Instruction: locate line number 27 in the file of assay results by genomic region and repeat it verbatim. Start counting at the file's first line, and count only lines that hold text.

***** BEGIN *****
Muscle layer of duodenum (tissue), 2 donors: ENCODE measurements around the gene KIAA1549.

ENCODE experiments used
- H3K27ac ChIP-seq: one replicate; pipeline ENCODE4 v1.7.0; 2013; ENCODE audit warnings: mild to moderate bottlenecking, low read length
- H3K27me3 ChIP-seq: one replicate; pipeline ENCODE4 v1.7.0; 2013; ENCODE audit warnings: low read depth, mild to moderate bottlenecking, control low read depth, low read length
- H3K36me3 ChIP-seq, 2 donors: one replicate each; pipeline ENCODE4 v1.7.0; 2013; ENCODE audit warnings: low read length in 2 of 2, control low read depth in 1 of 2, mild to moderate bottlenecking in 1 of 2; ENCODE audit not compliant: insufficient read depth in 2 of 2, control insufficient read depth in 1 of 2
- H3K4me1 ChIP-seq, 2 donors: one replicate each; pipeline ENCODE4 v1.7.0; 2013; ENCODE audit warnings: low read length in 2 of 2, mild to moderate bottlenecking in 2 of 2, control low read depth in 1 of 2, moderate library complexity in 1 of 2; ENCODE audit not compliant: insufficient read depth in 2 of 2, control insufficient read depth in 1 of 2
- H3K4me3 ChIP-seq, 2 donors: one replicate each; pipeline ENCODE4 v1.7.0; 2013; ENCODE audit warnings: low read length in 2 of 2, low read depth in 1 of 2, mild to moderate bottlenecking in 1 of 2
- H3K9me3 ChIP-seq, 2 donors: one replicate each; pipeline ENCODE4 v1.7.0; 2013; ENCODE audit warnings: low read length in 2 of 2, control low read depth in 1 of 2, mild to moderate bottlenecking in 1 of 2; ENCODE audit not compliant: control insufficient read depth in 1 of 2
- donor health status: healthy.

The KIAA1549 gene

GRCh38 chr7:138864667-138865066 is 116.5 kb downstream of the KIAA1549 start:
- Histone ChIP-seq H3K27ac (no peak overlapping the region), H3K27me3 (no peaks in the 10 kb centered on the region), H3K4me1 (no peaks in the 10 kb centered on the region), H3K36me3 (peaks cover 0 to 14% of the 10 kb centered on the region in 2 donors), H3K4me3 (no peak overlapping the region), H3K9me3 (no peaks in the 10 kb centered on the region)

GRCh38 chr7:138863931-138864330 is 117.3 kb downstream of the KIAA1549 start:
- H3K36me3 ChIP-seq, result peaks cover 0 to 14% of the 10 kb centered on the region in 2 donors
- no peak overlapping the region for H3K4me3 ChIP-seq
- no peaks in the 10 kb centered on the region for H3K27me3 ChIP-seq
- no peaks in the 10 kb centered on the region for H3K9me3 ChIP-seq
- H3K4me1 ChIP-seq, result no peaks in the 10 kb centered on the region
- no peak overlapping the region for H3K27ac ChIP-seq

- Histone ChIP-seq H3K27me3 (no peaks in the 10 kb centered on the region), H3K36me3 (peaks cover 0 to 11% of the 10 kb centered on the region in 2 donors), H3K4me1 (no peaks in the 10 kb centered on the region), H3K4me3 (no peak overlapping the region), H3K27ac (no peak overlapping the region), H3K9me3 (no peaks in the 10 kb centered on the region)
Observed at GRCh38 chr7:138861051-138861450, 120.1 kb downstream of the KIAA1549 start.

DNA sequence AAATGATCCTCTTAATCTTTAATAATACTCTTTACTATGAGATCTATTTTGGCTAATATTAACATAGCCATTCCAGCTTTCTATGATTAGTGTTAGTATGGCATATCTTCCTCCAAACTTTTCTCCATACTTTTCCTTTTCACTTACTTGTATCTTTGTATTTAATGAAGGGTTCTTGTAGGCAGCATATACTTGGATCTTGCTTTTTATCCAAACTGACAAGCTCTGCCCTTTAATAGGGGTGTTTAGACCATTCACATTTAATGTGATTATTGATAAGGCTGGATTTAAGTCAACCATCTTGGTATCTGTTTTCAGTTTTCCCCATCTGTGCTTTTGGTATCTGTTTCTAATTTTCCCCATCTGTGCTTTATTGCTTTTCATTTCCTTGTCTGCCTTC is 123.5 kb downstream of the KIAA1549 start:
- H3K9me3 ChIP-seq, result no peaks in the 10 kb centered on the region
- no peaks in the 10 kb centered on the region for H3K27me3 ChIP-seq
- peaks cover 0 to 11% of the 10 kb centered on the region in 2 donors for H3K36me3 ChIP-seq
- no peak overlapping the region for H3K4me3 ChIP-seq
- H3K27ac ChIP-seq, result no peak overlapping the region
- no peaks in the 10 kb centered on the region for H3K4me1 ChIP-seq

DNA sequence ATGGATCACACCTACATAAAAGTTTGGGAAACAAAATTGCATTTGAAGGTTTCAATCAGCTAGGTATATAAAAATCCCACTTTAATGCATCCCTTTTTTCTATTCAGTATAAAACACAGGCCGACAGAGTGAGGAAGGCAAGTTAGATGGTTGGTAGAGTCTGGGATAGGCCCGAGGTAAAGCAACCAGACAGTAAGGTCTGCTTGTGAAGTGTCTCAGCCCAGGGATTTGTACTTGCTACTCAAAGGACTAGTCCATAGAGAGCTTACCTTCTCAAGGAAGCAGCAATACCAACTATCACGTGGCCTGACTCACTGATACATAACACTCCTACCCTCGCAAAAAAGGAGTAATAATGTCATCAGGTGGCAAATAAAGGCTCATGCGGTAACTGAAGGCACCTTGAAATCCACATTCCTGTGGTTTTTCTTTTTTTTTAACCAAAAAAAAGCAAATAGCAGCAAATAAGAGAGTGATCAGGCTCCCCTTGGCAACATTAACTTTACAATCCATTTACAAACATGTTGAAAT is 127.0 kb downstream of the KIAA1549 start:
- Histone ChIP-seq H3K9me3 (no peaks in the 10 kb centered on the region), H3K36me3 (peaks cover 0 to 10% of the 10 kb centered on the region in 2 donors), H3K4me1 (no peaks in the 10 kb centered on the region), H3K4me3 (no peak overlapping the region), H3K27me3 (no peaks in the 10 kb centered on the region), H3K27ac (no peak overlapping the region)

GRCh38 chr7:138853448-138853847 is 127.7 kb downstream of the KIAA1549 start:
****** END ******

- H3K27ac ChIP-seq, result no peak overlapping the region